The U.S. government has responded to questions of copyright violation raised in the wake of the appearance of Mickey Mouse, Winnie-the-Pooh and other Disney classic characters at a concert in Pyongyang on the 6th without the permission of The Walt Disney Company.
“We have chronic and repeated instances of IPR abuse,” State Department spokesman Patrick Ventrell noted in a press briefing on Tuesday. “We absolutely raise it through bilateral channels with governments. It’s something that we think is very important. We’re very proud of American innovation, we’re very proud of American products, and of course, we want them to have the appropriate free and fair treatment and access, and to get the appropriate benefit for their creations.”
However, violations that occur in countries with which the United States does not have diplomatic ties, such as North Korea, are complex to deal with, Ventrell added, saying, “We don’t have a bilateral relationship with North Korea, so it’s not the kind of situation where we would raise it in the same way that we could in other countries.”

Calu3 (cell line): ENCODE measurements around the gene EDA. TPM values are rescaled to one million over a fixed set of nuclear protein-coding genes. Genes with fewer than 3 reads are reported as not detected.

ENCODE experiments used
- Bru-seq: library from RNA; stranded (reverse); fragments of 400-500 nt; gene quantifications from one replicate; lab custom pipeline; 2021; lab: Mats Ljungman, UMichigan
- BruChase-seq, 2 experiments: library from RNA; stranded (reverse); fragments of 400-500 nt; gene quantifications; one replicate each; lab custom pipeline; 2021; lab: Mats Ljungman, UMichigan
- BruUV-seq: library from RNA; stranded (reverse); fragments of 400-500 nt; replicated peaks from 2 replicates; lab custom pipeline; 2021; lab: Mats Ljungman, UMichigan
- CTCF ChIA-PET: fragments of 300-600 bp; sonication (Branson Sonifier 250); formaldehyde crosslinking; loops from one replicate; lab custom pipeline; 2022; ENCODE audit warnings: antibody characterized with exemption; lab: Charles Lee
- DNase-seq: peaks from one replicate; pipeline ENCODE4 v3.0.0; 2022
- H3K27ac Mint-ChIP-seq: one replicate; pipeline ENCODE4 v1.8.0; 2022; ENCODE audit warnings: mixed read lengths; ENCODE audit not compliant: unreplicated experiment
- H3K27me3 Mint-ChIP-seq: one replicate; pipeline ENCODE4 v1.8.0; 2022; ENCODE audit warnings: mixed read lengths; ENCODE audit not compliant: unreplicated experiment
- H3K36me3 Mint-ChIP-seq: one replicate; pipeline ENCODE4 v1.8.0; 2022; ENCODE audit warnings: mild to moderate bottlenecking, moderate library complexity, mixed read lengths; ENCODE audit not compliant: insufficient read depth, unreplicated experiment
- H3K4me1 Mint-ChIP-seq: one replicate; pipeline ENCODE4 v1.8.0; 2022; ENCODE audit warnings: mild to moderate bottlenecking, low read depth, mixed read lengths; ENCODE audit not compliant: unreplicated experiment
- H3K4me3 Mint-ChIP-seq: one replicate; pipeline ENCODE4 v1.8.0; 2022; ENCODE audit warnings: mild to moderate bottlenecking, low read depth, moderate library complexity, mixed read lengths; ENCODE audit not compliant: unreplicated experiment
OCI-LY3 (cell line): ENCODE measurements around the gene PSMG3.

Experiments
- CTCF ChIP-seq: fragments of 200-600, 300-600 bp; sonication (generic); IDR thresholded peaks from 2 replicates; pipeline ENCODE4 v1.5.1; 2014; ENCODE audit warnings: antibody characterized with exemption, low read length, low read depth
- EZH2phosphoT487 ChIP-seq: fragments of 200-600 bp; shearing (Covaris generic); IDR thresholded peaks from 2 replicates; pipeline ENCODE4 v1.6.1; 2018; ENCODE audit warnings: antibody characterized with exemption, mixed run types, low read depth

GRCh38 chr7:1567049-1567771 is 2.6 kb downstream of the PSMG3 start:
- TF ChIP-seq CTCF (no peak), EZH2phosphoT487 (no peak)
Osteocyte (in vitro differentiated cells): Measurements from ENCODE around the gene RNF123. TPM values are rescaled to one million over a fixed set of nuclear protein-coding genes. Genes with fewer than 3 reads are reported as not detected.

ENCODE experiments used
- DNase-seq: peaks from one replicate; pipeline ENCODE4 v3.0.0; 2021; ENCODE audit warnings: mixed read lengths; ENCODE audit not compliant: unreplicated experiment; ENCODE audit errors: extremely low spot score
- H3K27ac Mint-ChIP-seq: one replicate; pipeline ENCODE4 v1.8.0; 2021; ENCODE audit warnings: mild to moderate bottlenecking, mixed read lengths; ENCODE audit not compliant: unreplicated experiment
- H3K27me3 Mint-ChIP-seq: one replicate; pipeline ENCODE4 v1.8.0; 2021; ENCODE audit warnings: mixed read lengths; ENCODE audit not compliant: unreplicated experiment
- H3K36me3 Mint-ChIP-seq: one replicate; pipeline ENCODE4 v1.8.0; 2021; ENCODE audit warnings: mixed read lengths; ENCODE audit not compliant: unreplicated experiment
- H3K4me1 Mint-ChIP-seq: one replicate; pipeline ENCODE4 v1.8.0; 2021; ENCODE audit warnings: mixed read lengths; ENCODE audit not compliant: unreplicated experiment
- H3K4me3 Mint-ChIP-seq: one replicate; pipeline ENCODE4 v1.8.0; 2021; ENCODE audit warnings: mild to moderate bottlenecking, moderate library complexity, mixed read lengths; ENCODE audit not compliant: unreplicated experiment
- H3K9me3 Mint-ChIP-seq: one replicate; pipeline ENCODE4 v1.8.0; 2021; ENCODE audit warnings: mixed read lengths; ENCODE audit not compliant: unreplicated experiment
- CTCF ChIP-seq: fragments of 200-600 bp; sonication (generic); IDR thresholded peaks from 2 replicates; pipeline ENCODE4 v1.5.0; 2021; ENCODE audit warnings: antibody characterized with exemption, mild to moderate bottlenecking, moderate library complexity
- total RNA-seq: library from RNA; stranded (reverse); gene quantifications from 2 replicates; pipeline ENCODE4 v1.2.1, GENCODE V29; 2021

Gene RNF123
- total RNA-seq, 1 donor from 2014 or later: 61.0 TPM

He also took the opportunity presented by the case to once again emphasize the importance of North Korea to “come in line with [its] international obligations.”
He stated, “Broadly speaking, on the D.P.R.K., we think it needs to meet its international obligations. It’s got to become a responsible member of the international community…our focus is on the much wider issue of getting the D.P.R.K. to meet their commitments and obligations and to meet the needs of their people.”
It is unclear whether Disney plans to take legal action in response to the concert.